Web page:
Is HPV testing ready to replace Pap testing as the first-line test for cervical cancer screening for women 25 and older? That was the question at this year’s John and Marney Mathers Lecture.
Warner K. Huh, MD, professor and division director of gynecologic oncology, senior scientist in the University of Alabama-Birmingham (UAB) Comprehensive Cancer Center, and Margaret Cameron Spain endowed chair in Obstetrics and Gynecology at the UAB School of Medicine, says yes. But George F. Sawaya, MD, professor of Obstetrics, Gynecology and Reproductive Sciences and Epidemiology & Biostatistics at the University of California, San Francisco, argued for a more cautious approach during the Sunday morning debate.
Dr. Huh said that HPV testing offered the most sensitivity and negative predictive value out of all the screening technologies. A negative HPV test gives long-term confidence that a lesion is not present.
He highlighted the Canadian Cervical Cancer Screening Trial study of 10,171 women ages 30-69 in Canada randomized to Pap or HPV. HPV had an estimated sensitivity of 94.6 percent, while Pap had a sensitivity of 55.4 percent. Pap also suffers from variations in lab performance.
“Keep in mind that cytology has never been subject to a randomized control trial, and if you actually submitted the test to the FDA today, what’s interesting is that it would probably be resoundingly rejected by the FDA because of it’s low sensitivity,” Dr. Huh said.
An aggregate of four European studies published in the Lancet in 2011 cited by Dr. Huh found that for all women who had a normal result on a Pap test, there was a rate of 7.5 instances of cervical cancer per 100,000 women a year. For women who were HPV-negative, the rate was 3.8 cervical cancers per 100,000. Women who were both HPV-negative and had a normal Pap test had 3.2 cervical cancers per 100,000.
“It’s an astounding difference over time. When you actually calculate it, it’s about a 60 percent risk reduction of cervical cancer over this time period,” he said.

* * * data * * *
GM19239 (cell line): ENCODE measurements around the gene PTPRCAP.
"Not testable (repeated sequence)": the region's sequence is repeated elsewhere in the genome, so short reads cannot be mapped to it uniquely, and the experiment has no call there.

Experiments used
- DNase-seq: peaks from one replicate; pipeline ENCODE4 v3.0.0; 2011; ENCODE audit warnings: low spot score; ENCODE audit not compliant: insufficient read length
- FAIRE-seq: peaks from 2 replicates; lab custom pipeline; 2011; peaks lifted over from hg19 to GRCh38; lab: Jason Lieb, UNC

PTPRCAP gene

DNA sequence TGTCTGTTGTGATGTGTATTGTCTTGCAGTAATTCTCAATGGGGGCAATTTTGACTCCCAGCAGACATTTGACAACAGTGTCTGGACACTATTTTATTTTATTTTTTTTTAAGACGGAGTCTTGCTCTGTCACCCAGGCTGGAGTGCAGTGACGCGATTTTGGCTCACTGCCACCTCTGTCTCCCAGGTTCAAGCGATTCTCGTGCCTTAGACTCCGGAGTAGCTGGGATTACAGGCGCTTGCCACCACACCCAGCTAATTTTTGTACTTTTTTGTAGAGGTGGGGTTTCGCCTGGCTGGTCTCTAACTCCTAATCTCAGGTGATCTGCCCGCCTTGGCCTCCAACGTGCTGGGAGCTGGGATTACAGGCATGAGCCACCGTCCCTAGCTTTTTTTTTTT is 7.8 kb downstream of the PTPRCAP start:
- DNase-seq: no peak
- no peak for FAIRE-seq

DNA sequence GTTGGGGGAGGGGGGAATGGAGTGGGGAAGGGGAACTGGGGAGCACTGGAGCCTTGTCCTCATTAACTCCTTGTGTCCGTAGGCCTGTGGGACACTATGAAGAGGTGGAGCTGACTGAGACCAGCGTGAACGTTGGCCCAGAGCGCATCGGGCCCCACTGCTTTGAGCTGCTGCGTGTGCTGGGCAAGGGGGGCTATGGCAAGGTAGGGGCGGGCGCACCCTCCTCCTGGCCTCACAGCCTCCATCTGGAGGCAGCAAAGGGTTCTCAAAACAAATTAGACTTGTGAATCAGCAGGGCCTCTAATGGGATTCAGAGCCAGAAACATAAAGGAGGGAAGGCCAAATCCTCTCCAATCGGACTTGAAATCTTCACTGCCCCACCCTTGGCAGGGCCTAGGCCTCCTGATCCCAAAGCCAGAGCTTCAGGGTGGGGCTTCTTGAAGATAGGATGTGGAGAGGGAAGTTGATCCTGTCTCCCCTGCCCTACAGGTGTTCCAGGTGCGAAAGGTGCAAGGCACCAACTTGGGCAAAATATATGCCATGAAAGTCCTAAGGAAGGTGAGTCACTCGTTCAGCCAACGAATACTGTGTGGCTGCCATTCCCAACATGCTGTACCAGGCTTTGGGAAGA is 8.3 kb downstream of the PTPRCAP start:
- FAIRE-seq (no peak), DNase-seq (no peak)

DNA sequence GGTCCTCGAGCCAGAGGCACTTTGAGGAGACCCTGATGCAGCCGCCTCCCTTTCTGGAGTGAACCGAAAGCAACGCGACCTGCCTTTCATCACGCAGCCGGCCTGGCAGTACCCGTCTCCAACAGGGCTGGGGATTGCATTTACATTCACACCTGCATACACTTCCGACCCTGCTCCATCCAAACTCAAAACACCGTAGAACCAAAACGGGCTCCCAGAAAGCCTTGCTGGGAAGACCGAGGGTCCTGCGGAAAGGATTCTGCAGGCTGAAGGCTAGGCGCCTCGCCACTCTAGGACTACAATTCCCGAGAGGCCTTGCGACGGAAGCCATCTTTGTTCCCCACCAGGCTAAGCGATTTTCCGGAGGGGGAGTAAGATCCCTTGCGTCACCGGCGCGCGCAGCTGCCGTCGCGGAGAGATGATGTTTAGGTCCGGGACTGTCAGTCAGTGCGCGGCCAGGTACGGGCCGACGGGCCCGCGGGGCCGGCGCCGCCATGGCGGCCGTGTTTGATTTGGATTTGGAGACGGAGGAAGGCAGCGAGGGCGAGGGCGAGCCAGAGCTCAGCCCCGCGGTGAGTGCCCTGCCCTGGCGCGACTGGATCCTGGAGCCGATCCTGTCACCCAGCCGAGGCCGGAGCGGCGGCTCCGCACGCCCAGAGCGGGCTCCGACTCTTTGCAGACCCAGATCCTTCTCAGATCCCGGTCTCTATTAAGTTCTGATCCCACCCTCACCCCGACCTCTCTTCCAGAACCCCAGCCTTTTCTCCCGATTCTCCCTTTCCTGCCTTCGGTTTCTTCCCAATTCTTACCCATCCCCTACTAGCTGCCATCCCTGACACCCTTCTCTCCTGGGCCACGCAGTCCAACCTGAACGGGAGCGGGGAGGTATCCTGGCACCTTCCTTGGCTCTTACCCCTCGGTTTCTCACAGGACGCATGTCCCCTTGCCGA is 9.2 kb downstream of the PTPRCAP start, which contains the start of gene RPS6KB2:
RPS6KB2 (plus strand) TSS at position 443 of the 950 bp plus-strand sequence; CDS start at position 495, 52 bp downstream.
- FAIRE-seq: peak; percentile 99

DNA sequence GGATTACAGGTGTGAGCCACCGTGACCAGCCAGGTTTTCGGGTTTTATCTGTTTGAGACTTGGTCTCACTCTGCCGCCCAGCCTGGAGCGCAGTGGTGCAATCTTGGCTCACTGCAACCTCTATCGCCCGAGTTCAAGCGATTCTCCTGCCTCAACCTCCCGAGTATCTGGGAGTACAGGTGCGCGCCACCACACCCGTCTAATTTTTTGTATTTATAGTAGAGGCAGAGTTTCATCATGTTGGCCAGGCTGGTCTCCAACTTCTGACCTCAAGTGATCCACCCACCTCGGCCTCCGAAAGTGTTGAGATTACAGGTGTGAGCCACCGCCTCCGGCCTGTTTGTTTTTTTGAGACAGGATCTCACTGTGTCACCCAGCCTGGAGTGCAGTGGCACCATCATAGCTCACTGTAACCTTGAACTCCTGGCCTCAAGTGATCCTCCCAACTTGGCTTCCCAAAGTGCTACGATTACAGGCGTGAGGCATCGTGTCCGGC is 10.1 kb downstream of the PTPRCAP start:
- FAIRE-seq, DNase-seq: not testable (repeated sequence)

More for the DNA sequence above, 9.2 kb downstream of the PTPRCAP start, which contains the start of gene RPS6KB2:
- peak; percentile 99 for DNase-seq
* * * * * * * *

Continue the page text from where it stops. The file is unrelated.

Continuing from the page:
Dr. Huh also said that HPV screening resulted in fewer “misses” concerning detection of adenocarcinomas.
Dr. Sawaya said that major guideline groups continue to discourage HPV testing in women younger than 30, and those groups also haven’t weighed in about the value of the cobas HPV strategy of following up a positive test with HPV 16/18 type-specific testing followed by colposcopy, cytology or future follow-up.
The cobas HPV strategy, Dr. Sawaya said, would lead to more positive tests, more surveillance and more confusion and uncertainty, especially for the youngest and oldest who are tested. Screening must maximize benefits while minimizing life disruptions and unnecessary surveillance, treatment and interventions.
Dr. Sawaya talked about the ATHENA study. This U.S.-based, multi-centered study had a main comparison of cobas HPV vs. cytology (ASC-US+). In a cohort of 1,000 women 25 and older with one round of screening, the HPV screening group found CIN 2+ in eight women, while cytology found CIN 2+ in six.
He also questioned cobas HPV sensitivity, which was 45 percent for CIN 2+ in ATHENA. A systematic review of sensitivities for cytology showed a sensitivity between 56 and 71 percent.
The cytology group after a round of screening for the 1,000 women had 10 percent abnormal cytology, 7 percent colposcopy and 5 percent in surveillance. The group following the cobas HPV algorithm had 21 percent HPV positive, 10 percent colposcopy and 19 percent in surveillance. Extended surveillance has adverse psycho-social effects, Dr. Sawaya said.
He suggests screening with cytology alone every three years, with HPV triage for ASC-US.
“The loveliness of this strategy is that after a single screening round, they go to colposcopy or go back to routine screening,” he said. “There’s not this middle ground of coming back in a year. There’s not this uncertainty.” This talk will be available to replay after it airs live. After a short processing delay, it will remain available through the close of the meeting. Simply go to www.acog.org/colloquia.